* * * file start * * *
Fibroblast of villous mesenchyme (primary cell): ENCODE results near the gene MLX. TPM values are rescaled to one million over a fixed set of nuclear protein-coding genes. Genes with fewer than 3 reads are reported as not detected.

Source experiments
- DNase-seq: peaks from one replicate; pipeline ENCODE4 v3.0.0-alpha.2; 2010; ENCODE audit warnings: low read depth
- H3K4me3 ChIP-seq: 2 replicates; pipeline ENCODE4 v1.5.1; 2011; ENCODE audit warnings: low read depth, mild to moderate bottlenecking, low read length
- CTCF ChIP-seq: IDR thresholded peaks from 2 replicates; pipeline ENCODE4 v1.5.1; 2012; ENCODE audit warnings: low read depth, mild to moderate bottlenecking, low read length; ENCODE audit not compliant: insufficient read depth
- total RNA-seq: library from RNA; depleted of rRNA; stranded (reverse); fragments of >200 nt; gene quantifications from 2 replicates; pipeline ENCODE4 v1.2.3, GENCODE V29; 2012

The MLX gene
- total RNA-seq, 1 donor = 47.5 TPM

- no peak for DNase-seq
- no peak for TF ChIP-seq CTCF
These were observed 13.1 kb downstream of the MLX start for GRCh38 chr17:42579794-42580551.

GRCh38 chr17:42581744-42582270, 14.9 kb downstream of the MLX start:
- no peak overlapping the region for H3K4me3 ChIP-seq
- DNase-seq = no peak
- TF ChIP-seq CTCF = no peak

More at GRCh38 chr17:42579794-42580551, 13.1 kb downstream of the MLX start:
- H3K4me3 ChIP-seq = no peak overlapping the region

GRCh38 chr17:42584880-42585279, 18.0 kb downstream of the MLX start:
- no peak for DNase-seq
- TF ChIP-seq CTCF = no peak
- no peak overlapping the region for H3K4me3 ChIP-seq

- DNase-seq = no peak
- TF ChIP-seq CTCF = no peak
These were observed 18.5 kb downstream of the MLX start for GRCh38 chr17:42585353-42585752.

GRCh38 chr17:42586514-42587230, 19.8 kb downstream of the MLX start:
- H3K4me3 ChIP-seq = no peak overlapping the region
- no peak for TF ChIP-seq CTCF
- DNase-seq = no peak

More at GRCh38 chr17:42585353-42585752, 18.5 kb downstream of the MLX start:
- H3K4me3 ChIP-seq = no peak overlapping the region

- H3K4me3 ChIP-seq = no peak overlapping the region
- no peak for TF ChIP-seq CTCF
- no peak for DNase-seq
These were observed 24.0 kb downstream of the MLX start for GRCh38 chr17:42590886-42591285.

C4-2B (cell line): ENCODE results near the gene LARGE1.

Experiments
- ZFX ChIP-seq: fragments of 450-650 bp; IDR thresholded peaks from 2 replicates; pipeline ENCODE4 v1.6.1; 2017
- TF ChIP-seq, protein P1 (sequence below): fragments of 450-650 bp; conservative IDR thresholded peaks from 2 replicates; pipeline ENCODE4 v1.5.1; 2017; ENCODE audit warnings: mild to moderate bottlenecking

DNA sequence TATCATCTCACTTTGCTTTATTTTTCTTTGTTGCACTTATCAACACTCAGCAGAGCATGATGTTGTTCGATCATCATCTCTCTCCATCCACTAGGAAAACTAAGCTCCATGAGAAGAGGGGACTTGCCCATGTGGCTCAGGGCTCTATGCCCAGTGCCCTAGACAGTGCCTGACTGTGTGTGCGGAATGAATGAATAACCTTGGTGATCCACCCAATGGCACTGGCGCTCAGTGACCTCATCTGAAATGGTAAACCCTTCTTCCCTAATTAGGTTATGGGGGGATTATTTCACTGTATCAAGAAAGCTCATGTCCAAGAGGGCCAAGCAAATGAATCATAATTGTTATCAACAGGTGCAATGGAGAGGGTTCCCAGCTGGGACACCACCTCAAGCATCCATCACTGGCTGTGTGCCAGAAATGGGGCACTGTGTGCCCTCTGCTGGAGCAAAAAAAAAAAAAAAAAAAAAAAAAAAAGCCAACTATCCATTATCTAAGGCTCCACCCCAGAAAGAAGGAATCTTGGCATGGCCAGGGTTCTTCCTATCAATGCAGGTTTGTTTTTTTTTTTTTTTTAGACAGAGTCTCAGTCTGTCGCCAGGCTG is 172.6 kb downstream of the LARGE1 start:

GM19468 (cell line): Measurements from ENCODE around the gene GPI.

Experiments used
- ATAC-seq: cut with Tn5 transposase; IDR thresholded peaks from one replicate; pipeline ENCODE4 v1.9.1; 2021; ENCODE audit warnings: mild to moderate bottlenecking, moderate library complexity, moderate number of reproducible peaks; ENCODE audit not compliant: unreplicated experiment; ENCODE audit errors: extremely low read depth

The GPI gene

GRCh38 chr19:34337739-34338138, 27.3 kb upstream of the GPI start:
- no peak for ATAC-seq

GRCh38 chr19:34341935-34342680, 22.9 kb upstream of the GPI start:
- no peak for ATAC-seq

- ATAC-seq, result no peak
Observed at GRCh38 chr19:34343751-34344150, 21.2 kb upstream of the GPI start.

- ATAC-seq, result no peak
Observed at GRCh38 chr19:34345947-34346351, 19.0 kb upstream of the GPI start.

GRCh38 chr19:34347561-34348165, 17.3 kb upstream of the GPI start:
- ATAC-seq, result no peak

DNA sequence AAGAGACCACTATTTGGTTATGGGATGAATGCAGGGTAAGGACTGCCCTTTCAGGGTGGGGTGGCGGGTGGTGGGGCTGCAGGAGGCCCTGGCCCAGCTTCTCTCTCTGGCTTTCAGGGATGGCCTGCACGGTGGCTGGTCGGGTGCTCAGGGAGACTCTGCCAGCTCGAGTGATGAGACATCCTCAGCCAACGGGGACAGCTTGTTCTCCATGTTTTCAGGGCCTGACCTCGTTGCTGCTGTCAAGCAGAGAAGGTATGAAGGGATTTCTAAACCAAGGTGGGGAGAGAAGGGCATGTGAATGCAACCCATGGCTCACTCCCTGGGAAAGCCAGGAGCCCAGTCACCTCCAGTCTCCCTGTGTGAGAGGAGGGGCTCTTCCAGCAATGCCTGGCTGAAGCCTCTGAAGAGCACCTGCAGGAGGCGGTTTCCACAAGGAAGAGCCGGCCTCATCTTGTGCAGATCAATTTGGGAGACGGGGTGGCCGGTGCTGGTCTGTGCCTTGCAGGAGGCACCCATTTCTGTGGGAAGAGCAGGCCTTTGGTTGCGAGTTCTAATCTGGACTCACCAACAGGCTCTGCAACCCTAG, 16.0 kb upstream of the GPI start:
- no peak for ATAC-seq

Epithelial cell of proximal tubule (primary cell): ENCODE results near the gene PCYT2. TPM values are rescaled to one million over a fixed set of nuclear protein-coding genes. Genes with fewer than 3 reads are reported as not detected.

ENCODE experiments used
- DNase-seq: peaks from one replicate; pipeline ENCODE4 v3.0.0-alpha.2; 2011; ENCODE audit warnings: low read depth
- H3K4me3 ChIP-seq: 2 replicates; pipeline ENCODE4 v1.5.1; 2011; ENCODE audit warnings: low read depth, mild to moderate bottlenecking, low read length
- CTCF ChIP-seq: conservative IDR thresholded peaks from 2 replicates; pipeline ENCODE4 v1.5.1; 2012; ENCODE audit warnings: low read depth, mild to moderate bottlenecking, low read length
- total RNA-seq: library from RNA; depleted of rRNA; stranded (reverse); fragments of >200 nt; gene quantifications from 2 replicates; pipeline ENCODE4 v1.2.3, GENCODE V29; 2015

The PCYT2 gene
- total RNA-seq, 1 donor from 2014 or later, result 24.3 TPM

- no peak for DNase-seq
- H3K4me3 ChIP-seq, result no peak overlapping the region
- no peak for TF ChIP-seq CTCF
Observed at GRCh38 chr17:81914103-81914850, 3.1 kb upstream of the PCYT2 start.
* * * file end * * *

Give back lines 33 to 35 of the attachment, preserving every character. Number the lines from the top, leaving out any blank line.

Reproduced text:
- no peak for DNase-seq
These were observed 24.0 kb downstream of the MLX start for GRCh38 chr17:42590886-42591285.

C4-2B (cell line): ENCODE results near the gene LARGE1.